Privacy issues in 2020
Interview with the BfDI office
Last year, in addition to the notorious data leaks, the high fines imposed by the data protection supervisory authorities made the headlines. For the first time, the authorities made use of the stricter sanction options provided by the GDPR. What are the most important issues facing data protection in 2020? We talked about this with Sven Hermerschmidt, Head of Unit for Policy Issues and National Implementation of the GDPR at the Federal Commissioner for Data Protection and Freedom of Information (BfDI).
Robin Data: Even in 2020, the GDPR will remain at the centre of data protection in Europe and Germany. Which activities of the Federal Data Protection Commissioner are affected by the GDPR this year, as far as can be foreseen at the moment?
Hermerschmidt: At the EU level, the meetings of the European Data Protection Board, which brings together the supervisory authorities of the EU member states, are coming up. The committee decides on further guidelines for the implementation of the GDPR. At the national level, the laws implementing the GDPR have been adopted in recent years, so no changes are to be expected here. By the way, this also applies to data protection legislation in general in 2020, at least as far as it concerns companies.
An important date is the publication of the evaluation results of the GDPR on 25.5.2020, two years after its entry into force. This review is provided for in the GDPR. The supervisory authorities of the EU states will jointly publish something on this. The German Data Protection Conference, the conference of independent federal and state supervisory authorities, has already published a Report on the experience with the application of the GDPR adopted.
Robin Data: After the data protection conference has already commented on the evaluation of the GDPR, what other priorities does it set for 2020?
Hermerschmidt: Last year it was artificial intelligence, but this year no focal point is clear yet. But the data protection conference will deal with Windows 10, for example: How can the operating system be used in a data protection-compliant manner, what does the operating system report back to Microsoft? Also on the agenda is the modernization of the register landscape of public authorities, which the Federal Ministry of the Interior is striving for. In future, the exchange of information across registers is to be facilitated, with the data protection authorities pressing for implementation in line with data protection requirements.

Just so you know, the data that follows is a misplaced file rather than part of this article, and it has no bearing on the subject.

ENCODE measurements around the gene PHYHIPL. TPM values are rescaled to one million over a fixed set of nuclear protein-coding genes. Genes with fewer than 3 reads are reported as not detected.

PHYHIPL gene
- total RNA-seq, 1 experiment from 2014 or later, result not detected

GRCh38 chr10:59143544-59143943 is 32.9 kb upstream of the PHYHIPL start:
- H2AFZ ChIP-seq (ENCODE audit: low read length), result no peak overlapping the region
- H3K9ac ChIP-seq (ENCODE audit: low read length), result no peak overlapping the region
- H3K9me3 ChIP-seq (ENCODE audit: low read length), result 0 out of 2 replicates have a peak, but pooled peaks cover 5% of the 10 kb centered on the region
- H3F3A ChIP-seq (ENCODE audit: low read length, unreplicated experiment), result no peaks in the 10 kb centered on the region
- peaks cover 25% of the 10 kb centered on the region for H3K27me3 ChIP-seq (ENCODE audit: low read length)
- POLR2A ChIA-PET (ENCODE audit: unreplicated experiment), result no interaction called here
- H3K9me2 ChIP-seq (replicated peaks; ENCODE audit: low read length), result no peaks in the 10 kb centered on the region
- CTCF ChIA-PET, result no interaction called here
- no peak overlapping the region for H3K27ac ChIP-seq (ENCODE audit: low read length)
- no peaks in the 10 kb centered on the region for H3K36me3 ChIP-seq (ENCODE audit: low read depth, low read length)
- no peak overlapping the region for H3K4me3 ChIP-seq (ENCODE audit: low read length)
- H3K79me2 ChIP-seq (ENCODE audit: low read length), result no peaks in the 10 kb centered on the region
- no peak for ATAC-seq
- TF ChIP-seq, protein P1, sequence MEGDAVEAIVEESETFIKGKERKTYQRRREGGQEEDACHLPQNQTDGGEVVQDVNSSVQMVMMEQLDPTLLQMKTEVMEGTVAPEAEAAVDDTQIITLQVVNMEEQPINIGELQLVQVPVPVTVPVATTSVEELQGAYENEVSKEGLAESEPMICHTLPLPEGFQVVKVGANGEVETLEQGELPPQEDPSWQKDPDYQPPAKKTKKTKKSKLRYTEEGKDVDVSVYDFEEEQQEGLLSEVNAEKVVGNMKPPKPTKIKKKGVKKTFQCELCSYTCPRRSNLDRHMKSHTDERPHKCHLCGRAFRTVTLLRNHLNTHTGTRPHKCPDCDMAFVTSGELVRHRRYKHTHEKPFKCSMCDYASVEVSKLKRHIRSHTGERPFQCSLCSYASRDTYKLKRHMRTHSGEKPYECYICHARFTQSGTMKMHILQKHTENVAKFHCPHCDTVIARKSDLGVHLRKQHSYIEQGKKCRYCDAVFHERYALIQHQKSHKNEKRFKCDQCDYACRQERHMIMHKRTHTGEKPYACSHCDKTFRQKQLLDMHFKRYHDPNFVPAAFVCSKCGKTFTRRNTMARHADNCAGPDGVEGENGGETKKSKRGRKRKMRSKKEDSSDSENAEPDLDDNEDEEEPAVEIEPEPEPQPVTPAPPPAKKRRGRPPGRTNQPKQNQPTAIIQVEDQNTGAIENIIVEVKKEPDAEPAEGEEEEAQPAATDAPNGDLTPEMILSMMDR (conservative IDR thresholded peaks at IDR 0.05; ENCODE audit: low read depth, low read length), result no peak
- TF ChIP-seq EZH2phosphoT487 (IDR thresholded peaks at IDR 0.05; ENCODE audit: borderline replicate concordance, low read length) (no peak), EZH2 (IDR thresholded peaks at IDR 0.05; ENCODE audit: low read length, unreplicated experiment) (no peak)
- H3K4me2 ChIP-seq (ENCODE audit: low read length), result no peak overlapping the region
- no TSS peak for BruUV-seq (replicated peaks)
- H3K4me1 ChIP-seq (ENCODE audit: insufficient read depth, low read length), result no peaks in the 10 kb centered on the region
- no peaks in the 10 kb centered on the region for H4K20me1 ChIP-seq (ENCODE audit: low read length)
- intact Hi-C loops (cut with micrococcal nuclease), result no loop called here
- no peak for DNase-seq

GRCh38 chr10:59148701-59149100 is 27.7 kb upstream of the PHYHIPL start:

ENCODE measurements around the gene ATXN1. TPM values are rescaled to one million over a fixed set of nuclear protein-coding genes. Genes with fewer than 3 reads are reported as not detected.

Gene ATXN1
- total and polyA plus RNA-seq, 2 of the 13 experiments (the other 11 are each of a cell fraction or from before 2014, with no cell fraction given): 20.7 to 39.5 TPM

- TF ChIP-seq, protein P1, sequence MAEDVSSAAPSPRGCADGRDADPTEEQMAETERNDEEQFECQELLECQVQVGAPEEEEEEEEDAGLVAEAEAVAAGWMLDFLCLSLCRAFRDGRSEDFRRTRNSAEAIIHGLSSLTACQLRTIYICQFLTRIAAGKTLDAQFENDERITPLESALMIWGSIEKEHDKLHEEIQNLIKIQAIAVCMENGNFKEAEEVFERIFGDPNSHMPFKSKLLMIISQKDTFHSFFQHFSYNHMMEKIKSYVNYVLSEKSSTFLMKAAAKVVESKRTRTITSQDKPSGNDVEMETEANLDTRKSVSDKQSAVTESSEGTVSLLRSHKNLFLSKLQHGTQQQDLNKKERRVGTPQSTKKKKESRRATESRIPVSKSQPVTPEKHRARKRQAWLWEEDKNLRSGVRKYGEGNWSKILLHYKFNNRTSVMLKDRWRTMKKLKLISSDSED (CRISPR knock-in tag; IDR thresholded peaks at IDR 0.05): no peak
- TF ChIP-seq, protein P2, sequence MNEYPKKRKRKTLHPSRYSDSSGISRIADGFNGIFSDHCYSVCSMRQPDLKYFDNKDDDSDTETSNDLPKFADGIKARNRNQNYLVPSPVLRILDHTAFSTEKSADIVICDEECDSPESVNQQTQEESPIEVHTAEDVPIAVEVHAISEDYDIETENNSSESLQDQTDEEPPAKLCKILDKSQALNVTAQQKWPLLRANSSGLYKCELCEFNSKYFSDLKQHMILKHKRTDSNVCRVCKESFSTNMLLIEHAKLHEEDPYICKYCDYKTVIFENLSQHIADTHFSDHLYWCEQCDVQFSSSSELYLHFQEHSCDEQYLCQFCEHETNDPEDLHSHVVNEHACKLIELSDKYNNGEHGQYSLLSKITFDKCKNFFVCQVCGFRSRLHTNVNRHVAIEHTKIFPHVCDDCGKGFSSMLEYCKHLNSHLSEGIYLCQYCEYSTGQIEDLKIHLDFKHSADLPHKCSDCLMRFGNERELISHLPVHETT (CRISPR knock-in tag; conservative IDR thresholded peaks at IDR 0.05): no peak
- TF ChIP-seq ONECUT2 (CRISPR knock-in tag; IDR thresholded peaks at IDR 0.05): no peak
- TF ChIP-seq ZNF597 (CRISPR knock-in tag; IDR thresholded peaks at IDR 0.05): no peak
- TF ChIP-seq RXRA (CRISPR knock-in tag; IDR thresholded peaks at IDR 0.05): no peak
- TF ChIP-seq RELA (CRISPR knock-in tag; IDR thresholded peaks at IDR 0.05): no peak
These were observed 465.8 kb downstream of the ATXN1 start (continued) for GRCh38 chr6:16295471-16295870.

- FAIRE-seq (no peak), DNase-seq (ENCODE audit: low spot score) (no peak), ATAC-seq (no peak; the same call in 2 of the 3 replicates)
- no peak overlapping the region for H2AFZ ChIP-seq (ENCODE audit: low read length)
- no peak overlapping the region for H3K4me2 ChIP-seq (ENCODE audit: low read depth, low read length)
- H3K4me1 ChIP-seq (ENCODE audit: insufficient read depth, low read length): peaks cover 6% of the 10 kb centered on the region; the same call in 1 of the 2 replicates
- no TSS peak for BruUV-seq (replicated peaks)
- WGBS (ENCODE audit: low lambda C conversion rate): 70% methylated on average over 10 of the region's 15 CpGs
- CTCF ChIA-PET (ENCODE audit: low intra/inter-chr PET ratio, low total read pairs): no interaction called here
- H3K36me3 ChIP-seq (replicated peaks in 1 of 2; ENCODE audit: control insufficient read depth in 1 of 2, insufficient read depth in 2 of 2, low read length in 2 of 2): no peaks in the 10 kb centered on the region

Robin Data: What judgements of the European Court of Justice are pending?
Hermerschmidt: The so-called Schrems II judgement is particularly noteworthy here. The Austrian Max Schrems has filed a lawsuit against the Privacy Shield, which concerns the exchange of data between the EU and the USA. Formally, the lawsuit was directed against the Irish supervisory authority responsible for Facebook. The Irish High Court then referred the issues to the CJEU. The ruling is expected in the second quarter of 2020. As the CJEU's first Schrems ruling was far-reaching, Schrems II is eagerly awaited.
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Robin Data: The comprehensive use of data by IT groups is repeatedly criticised. What do you want to do about it in 2020?
Hermerschmidt: We have to take action here in the European Data Protection Committee. There is no focal point here, because the range is very wide. It ranges from smart speakers (e.g. Amazon Alexa) to authentication procedures and profile building. We hope that the committee will finally reach decisions on IT companies. The Irish data protection authority is usually in charge, as Google, Apple, Facebook and Microsoft have their European headquarters in Ireland. The problem is that the Irish data protection authority has not yet taken a single decision for a variety of reasons, not least because the government there does not provide its authority with the necessary resources.
Robin Data: What is the impact of Brexit on data protection in Europe?
Hermerschmidt: Until the end of the year, the brexite will initially change little due to the transition periods. If there is no agreement between the EU and Great Britain on further cooperation in 2020 or no decision is taken that the EU considers the level of data protection in Great Britain to be adequate, Great Britain will be a third country from 2021, with the corresponding consequences for data exchange.
Robin Data: High fines imposed by the German regulatory authorities, for example against 1&1 and Deutsche Wohnen, have been stirring up a lot of dust recently. What is to be expected here?
Hermerschmidt: If the companies concerned take legal action, it will still take some time before there are higher court rulings. The supervisory authorities have drawn up a concept for fines. The fines against 1&1 and Deutsche Wohnen were assessed on this basis. For the rest, the federal states set their own priorities. The federal and state data protection authorities have to deal with a five-digit number of complaints. Since the entry into force of the GDPR increased sharply.